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Solar Isotope Spectrometer (SIS)

NSSDCA ID: 1997-045A-05

Mission Name: ACE
Principal Investigator:Dr. Alan C. Cummings


The Solar Isotope Spectrometer (SIS) experiment provides measurements at isotopic resolution of elements from Li through Zn (2 < Z < 31) at energies of 10 - 100 MeV/nucleon. This energy range includes energetic ions accelerated by solar flares, coronal shocks, interplanetary shocks, and the solar wind termination shock (i.e., the anomalous cosmic ray component. Measurements of galactic cosmic ray ions are made at lower energies not covered by the Cosmic Ray Isotope Spectrometer (CRIS) instrument. The detector system consists of two identical charged particle telescopes composed of large-area silicon solid-state detectors. Each telescope consists of a hodoscope system made up of a pair of 2-D position-sensing detectors (M1 and M2), followed by an energy loss stack with eight detectors (T1 to T8) of varying thicknesses. Precise measurements of incident ion trajectories are provided by the position-sensing detectors (PSD's), each being 60 microns thick with 64 parallel "X" or "Y" strips on the top and bottom. Each such strip is separately pulse-height analyzed for energy loss determination and identification of multiple track events. The T1 - T8 detectors are composed of various combinations of 1-mm thick solid state elements linked electronically. T1 to T5, and T8, consist of one 1-mm element, whereas T6 includes three such elements and T7 includes six. Detectors T1 - T7 are pulse-height analyzed for energy loss measurements, and T8 is used to identify penetrating events. Acquisition of pulse-height event, counting rate, and housekeeping data is similar to that for CRIS, except that the pulse-height data volume varies from event to event and is minimal for the more abundant events from solar flares. The average event length is about 200 bits, which gives 10 events per second at the nominal 2 kbps telemetry rate. Since data for all heavy (Z > 5) ion events cannot be acquired in some large solar flare events, a priority system selects events for telemetry based on estimated charge, energy (range in the detector stack), and event quality, the more penetrating heavy ions having greatest priority. The SIS experiment manager is Dr. Alan Cummings of the California Institute of Technology.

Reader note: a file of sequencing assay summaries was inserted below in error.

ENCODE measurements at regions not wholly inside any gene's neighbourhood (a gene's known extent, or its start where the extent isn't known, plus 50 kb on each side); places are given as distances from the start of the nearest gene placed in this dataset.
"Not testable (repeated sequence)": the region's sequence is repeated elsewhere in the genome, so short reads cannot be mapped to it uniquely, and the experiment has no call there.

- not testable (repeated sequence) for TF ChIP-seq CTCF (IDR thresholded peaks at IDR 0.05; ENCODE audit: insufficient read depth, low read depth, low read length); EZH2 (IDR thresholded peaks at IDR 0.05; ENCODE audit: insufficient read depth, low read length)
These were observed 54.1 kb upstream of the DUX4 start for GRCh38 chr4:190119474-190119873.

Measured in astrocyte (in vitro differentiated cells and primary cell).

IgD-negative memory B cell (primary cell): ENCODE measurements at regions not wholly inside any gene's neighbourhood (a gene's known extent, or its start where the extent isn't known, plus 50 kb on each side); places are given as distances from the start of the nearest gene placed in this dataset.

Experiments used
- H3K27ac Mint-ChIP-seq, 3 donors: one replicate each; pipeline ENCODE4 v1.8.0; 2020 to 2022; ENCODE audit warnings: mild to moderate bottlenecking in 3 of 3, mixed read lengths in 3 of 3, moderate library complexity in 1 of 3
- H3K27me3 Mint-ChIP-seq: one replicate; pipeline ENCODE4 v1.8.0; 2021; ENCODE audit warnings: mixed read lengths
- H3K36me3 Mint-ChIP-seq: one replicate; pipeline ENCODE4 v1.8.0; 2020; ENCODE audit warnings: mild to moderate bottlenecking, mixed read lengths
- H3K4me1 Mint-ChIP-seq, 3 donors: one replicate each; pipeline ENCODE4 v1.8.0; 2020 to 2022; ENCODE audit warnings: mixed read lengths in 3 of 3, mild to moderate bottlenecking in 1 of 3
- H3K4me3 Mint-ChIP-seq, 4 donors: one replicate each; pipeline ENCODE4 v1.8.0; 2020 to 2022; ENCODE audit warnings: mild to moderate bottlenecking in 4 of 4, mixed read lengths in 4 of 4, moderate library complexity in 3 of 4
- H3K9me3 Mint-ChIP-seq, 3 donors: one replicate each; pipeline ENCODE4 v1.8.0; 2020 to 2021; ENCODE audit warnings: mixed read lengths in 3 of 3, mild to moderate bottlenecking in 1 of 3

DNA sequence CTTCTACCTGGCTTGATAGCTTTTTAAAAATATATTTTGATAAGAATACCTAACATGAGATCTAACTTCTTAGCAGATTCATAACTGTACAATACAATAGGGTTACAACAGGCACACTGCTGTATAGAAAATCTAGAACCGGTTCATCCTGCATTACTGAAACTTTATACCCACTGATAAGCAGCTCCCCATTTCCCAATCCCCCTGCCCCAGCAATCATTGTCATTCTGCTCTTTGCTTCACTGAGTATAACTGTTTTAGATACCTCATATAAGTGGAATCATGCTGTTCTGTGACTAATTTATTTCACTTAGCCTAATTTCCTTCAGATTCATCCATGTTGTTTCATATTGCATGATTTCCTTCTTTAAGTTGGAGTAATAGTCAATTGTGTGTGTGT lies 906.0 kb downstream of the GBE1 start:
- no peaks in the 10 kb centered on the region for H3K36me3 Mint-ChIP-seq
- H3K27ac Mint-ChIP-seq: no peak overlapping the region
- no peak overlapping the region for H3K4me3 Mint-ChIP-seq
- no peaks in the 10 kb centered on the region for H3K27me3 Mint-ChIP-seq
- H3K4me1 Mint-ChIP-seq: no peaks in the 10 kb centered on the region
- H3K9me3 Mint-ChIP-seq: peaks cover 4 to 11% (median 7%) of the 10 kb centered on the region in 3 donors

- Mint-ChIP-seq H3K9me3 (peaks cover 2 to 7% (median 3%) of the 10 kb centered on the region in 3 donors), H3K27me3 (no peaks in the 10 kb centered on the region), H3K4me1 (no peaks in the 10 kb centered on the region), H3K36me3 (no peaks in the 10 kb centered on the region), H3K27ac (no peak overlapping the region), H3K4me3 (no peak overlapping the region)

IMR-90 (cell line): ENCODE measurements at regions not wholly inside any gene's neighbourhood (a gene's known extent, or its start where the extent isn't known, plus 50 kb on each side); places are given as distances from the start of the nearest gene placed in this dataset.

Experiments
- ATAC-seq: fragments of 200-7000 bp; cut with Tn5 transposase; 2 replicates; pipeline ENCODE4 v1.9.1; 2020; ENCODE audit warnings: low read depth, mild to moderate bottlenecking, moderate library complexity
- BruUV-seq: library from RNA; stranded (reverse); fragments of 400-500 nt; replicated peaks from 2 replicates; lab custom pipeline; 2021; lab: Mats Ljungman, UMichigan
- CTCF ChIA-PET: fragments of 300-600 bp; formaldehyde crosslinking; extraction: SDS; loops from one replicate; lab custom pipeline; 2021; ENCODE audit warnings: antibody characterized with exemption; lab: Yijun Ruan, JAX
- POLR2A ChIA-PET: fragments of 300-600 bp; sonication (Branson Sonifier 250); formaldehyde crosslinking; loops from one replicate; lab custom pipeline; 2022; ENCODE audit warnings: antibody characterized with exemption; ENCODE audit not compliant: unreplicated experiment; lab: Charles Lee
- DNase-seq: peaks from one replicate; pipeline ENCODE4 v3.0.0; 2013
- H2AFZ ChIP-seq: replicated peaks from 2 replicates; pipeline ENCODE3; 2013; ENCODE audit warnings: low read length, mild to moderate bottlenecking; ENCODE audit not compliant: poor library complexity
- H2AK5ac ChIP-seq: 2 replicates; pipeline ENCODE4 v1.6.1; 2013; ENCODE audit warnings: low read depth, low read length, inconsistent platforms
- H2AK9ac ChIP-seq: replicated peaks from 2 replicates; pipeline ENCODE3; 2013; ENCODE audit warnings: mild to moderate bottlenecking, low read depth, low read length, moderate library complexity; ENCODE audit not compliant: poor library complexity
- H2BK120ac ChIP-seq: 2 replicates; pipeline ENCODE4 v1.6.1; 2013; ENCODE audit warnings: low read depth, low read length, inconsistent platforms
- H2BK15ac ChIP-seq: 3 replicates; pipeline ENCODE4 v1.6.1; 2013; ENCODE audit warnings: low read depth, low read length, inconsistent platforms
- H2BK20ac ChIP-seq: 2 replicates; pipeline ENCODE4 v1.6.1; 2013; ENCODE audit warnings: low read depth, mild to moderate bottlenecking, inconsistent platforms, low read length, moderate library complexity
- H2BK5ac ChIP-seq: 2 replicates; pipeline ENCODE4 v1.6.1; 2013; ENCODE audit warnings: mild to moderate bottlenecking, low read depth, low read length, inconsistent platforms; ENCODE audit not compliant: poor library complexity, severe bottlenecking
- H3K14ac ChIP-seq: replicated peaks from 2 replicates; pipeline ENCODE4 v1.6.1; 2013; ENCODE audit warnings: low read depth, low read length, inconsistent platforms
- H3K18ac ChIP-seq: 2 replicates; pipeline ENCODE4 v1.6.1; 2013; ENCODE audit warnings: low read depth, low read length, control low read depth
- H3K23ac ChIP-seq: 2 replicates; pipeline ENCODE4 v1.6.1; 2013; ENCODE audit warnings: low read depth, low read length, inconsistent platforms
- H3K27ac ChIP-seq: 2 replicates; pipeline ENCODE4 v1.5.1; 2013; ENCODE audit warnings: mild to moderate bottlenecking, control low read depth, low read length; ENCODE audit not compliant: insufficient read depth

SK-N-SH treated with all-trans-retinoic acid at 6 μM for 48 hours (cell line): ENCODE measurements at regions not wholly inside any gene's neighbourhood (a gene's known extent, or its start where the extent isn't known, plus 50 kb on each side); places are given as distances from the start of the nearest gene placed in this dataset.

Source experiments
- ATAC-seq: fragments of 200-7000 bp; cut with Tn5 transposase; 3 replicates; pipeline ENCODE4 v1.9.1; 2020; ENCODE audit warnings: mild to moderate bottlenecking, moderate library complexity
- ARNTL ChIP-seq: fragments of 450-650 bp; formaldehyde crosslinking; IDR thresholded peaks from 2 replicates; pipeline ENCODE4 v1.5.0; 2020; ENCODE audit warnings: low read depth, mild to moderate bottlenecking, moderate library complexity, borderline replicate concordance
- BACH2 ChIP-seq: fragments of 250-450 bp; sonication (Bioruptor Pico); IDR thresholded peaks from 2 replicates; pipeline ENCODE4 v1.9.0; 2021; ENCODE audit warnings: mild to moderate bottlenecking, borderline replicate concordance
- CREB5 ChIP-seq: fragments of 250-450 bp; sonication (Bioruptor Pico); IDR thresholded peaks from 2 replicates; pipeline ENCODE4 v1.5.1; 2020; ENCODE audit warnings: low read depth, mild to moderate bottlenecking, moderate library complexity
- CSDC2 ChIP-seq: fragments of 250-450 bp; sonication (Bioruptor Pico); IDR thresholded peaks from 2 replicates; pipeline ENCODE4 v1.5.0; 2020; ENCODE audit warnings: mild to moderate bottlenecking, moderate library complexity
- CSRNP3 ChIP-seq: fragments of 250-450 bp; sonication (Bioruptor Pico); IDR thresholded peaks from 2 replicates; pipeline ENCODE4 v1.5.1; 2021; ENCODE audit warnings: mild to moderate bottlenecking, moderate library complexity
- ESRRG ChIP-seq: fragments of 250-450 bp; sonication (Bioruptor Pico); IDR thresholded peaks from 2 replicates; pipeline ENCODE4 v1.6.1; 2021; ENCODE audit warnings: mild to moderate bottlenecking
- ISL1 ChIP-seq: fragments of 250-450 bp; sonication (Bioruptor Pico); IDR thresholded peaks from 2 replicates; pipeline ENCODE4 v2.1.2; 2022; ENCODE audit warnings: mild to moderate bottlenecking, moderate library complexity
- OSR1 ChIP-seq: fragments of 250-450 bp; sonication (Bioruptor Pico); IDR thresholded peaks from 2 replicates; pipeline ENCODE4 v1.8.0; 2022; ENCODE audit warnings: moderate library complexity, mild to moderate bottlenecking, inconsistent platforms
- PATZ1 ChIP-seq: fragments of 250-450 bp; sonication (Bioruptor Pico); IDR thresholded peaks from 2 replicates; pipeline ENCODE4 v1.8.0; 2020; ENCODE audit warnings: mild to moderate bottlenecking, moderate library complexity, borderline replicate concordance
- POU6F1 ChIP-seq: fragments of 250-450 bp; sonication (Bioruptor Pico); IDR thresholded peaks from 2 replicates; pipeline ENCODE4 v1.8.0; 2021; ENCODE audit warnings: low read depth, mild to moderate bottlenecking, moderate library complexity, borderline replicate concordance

Alternate Names

  • SIS

Facts in Brief

Mass: 15.8 kg
Power (avg): 16.8 W
Bit rate (avg): 2 kbps

Funding Agency

  • NASA-Office of Space Science (United States)


  • Space Physics: Heliospheric Studies

Additional Information

Questions and comments about this experiment can be directed to: Dr. John F. Cooper



NameRoleOriginal AffiliationE-mail
Dr. Alan C. CummingsPrincipal InvestigatorCalifornia Institute of
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